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Perceived Value of Non-Diagnostic Genetic Testing in Hypermobile Patients

Slizewska, Gabriela (2024) Perceived Value of Non-Diagnostic Genetic Testing in Hypermobile Patients. Master's Thesis, University of Pittsburgh. (Unpublished)

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The Ehlers-Danlos Syndromes (EDS), a group of heritable connective tissue disorders (CTDs), are characterized by joint hypermobility, tissue fragility, and skin hyperextensibility, but can have wide-ranging features. Hypermobile EDS (hEDS) is the most common and the only type without a known genetic cause. A clinical diagnosis is established if comprehensive criteria are met, but variable and nonspecific symptoms make this challenging. Patients who do not meet criteria for hEDS may be diagnosed with hypermobility spectrum disorder (HSD) instead. Patients with hEDS and HSD face long and challenging diagnostic journeys, often compounded by limitations in daily life and diminished quality of life due to their illness. Despite known genetic causes of many CTDs, hypermobile patients are not always offered genetic counseling or testing. While genetic testing is not diagnostic for these conditions, it can help rule out other heritable CTDs. Removing other heritable causes may help establish a clinical diagnosis of hEDS or HSD, exclude features specific to other CTDs, and direct patients to appropriate specialists for treatment of symptoms. hEDS and HSD are thought to be underdiagnosed and more common than previously estimated. Meanwhile, patients experience medical trauma while trying to obtain care, delays in diagnosis, and low provider understanding of these conditions. This study explored the perceived value of genetic testing for patients who received negative or non-diagnostic results on CTD genetic testing to better understand the role of genetics in their care. We invited patients of the UPMC Primary Care Precision Medicine clinic in Pittsburgh to complete an online survey. The results of this study show that hEDS and HSD patients find value in genetic testing despite receiving negative results, and there is a significant improvement in their medical journeys after testing. This helps to define the utility of genetic testing for this patient population and establish support for genetic counseling and testing referrals. This research has public health significance because it addresses the lack of quality and equitable care for hEDS and HSD patients and aims to learn how genetic counselors and other genetics providers can improve healthcare experiences and outcomes for this patient population.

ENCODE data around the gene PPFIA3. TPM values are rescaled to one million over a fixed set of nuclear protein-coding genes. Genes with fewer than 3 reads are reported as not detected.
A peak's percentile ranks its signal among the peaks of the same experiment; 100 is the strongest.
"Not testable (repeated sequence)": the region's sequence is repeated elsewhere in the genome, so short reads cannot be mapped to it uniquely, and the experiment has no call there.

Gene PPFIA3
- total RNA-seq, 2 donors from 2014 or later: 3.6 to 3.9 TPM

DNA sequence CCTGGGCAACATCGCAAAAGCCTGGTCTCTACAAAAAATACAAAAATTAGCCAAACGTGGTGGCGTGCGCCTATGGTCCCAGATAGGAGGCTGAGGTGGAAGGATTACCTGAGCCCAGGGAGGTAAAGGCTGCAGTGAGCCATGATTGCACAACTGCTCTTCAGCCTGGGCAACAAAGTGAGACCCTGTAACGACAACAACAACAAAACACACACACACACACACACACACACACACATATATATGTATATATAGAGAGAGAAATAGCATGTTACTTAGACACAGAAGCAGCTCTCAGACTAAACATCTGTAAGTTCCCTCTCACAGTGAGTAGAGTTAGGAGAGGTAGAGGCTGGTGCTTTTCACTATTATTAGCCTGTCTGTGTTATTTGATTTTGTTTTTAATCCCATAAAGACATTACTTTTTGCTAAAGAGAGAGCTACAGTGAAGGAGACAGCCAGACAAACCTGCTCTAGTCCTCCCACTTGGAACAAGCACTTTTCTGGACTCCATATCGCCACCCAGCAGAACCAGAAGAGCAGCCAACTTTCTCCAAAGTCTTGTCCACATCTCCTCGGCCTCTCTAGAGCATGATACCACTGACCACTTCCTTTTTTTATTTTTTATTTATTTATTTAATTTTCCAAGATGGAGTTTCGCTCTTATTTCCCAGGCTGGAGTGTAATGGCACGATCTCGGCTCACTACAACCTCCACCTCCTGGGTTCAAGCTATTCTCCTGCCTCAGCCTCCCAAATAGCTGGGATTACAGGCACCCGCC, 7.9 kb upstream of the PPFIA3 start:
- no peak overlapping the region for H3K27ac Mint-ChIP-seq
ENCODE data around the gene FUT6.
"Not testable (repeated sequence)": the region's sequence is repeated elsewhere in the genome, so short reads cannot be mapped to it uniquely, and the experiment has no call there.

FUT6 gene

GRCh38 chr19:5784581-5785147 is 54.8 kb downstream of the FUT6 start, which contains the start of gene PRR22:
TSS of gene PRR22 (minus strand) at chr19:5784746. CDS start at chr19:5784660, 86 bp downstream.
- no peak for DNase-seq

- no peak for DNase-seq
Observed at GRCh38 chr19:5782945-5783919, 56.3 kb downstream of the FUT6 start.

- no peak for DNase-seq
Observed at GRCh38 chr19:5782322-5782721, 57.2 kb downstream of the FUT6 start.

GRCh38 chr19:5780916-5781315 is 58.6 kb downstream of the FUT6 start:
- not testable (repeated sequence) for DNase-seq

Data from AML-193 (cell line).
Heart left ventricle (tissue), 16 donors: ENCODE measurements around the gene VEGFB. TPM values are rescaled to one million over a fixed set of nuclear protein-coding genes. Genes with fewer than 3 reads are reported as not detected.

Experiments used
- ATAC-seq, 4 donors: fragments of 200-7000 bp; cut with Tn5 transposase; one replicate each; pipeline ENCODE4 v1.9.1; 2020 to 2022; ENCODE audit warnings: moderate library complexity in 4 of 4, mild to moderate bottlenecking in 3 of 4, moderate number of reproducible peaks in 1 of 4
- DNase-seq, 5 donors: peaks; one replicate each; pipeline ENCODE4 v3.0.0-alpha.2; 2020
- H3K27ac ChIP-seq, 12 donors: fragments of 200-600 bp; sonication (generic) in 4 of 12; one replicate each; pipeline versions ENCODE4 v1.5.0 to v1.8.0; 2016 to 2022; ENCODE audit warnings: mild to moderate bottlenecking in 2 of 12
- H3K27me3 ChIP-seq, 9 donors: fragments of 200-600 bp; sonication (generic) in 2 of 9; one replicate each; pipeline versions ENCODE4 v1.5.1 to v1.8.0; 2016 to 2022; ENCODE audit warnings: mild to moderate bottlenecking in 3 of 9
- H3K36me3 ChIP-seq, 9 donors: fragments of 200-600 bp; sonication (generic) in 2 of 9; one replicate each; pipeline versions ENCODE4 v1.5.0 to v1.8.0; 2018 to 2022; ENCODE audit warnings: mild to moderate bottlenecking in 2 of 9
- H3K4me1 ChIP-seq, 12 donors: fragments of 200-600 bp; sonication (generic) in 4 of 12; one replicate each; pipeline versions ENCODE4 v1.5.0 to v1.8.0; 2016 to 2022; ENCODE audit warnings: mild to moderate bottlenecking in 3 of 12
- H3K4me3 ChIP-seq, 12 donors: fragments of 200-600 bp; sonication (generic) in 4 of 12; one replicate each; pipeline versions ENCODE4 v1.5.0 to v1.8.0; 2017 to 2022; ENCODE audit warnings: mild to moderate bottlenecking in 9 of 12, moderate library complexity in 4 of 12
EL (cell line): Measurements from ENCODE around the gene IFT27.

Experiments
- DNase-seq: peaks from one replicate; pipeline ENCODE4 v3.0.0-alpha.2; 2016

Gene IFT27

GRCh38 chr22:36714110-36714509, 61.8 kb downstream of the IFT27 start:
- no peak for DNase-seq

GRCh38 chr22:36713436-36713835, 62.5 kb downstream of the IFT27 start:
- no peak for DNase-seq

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Item Type: University of Pittsburgh ETD
Status: Unpublished
CreatorsEmailPitt UsernameORCID
Slizewska, Gabrielagas78@pitt.edugas78
ETD Committee:
TitleMemberEmail AddressPitt UsernameORCID
Committee ChairBerman, Natasha
Committee MemberMunro, Christine
Committee MemberMassart, Mylynda
Committee MemberShaffer, John R.john.r.shaffer@pitt.edujohn.r.shaffer
Date: 16 May 2024
Date Type: Publication
Defense Date: 4 April 2024
Approval Date: 16 May 2024
Submission Date: 20 April 2024
Access Restriction: 2 year -- Restrict access to University of Pittsburgh for a period of 2 years.
Number of Pages: 62
Institution: University of Pittsburgh
Schools and Programs: School of Public Health > Genetic Counseling
Degree: MS - Master of Science
Thesis Type: Master's Thesis
Refereed: Yes
Uncontrolled Keywords: hypermobile ehlers-danlos syndrome, hEDS, hypermobile EDS, hypermobility spectrum disorder, HSD, hypermobility, connective tissue disorders
Date Deposited: 16 May 2024 20:09
Last Modified: 16 May 2024 20:09


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